Although laser welding, pulled plasma arc welding and pulsed TIG welding share the pulse feature, the technical aspects are vastly different.  The pulse is in contrast to a continuous arc used in TIG welding processes.  The pulses are short bursts of energy high enough to actually melt both the base metal and the filler rod; yet residual heat is quickly dissipated in the base metal.  It doesn’t take much of a TIG weld to make a workpiece too hot to handle, laser, plasma and pulsed TIG result in a workpiece that is basically at ambient temperature when finished.

Several of these options have been described as “easy to learn,” which is not to say that they are child’s play.  In contrast to the dexterity, technique and experience required to perform delicate work with a conventional TIG, the more expensive options provide increased machine control of the welding process, and due to the micro size, the mishaps are likely to be less disastrous.

From the Field

The editors of MoldMaking Technology reached out to a handful of moldmakers and molders to learn about their mold repair and welding experiences.

Scott Phipps, President of United Tool and Mold (UTM; Easley, SC) shares his thoughts on how laser welding is a tool, not a cure-all or magic eraser.  “You still need to have a skilled employee with significant TIG welding experience that understands parent materials, rods, size of rods, and welding applications in general.  Laser welding is good for small edges, small build up, small pits, and hard to get to areas.  We have employed laser welding in grained areas and high polish finishes due to having very minimal heat affected zones and you do not affect the surrounding areas.  Special attention is needed to ensure that you are laying beads or build up so as to not have a chipping issue.  Laser welding is especially nice with copper nickel alloys and aluminum small touch up areas.  Skill levels on a laser welder can be increased at a faster pace than that of traditional welding applications.  This is due, in part, to the simplicity of the machines versus the skill levels needed with the TIG welding applications.”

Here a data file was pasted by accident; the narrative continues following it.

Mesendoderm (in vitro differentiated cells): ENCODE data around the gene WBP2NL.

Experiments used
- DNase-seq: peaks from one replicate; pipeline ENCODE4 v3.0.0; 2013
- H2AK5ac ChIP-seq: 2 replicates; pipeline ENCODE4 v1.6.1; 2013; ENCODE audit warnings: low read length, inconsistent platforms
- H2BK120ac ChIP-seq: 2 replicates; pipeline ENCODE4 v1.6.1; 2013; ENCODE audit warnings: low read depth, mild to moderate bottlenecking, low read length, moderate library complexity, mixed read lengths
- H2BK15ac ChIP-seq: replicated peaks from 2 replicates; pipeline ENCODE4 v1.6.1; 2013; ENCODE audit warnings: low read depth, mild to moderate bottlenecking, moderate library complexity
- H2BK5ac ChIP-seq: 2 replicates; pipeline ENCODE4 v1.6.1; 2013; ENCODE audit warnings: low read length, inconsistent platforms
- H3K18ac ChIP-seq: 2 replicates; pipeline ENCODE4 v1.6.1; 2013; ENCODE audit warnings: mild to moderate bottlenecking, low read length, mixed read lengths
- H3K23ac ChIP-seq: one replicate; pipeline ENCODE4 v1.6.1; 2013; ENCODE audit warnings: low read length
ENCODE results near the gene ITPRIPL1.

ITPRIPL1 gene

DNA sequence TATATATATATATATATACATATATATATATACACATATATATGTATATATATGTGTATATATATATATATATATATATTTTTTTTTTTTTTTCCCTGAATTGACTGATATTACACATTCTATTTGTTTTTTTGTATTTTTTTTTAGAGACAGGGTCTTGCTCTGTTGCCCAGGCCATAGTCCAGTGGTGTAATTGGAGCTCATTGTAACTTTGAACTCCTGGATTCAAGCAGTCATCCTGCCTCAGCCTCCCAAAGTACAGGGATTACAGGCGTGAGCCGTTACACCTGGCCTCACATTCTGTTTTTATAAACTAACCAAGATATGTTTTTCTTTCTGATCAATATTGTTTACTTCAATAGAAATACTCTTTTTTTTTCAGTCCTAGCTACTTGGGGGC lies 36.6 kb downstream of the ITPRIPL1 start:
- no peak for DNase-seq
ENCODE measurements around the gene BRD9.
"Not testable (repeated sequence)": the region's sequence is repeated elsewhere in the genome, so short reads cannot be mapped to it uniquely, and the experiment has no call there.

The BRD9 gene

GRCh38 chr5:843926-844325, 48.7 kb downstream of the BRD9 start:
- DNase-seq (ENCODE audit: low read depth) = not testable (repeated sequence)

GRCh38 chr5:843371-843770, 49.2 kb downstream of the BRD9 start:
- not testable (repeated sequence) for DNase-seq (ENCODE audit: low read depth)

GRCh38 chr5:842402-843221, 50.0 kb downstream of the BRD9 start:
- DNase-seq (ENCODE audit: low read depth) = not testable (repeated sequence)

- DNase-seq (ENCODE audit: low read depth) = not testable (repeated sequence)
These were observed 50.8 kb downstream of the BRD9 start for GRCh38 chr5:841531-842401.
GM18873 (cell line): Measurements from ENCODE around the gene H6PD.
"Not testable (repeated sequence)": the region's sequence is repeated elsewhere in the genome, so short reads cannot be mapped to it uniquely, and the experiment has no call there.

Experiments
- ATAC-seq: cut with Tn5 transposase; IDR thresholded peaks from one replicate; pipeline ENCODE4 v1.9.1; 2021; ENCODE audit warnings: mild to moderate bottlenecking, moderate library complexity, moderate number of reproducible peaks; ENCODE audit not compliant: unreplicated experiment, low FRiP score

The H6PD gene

Over at Thogus micro welding experts Sean Murphy and John Lauer explain that in-house micro welding capabilities save them time and money from not having to outsource mold repair jobs—such as tiny core pins cracking—within hours rather than waiting days for the new core pins to come back from an outside source. Micro welding allows them to build up small edges, grind down smaller areas, polish and put them back in the tool, so they can go back into production much faster than those without this technology.